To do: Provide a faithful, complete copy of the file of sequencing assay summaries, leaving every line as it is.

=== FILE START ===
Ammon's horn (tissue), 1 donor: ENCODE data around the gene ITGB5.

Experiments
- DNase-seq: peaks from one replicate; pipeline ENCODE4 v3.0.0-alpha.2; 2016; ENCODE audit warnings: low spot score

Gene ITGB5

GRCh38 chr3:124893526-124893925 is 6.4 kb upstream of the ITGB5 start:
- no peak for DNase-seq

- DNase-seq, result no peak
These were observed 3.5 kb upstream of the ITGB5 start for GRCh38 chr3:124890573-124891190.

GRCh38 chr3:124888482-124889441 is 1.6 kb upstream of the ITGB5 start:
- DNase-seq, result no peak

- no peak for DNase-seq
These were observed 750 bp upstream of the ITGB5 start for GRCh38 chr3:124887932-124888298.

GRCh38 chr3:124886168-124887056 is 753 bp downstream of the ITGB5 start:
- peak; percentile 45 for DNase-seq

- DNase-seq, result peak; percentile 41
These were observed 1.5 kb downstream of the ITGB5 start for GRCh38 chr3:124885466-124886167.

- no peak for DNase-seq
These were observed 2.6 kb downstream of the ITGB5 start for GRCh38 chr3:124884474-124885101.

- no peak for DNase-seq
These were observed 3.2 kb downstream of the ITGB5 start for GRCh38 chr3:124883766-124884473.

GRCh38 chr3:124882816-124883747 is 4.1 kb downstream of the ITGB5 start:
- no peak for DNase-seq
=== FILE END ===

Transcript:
Ammon's horn (tissue), 1 donor: ENCODE data around the gene ITGB5.

Experiments
- DNase-seq: peaks from one replicate; pipeline ENCODE4 v3.0.0-alpha.2; 2016; ENCODE audit warnings: low spot score

Gene ITGB5

GRCh38 chr3:124893526-124893925 is 6.4 kb upstream of the ITGB5 start:
- no peak for DNase-seq

- DNase-seq, result no peak
These were observed 3.5 kb upstream of the ITGB5 start for GRCh38 chr3:124890573-124891190.

GRCh38 chr3:124888482-124889441 is 1.6 kb upstream of the ITGB5 start:
- DNase-seq, result no peak

- no peak for DNase-seq
These were observed 750 bp upstream of the ITGB5 start for GRCh38 chr3:124887932-124888298.

GRCh38 chr3:124886168-124887056 is 753 bp downstream of the ITGB5 start:
- peak; percentile 45 for DNase-seq

- DNase-seq, result peak; percentile 41
These were observed 1.5 kb downstream of the ITGB5 start for GRCh38 chr3:124885466-124886167.

- no peak for DNase-seq
These were observed 2.6 kb downstream of the ITGB5 start for GRCh38 chr3:124884474-124885101.

- no peak for DNase-seq
These were observed 3.2 kb downstream of the ITGB5 start for GRCh38 chr3:124883766-124884473.

GRCh38 chr3:124882816-124883747 is 4.1 kb downstream of the ITGB5 start:
- no peak for DNase-seq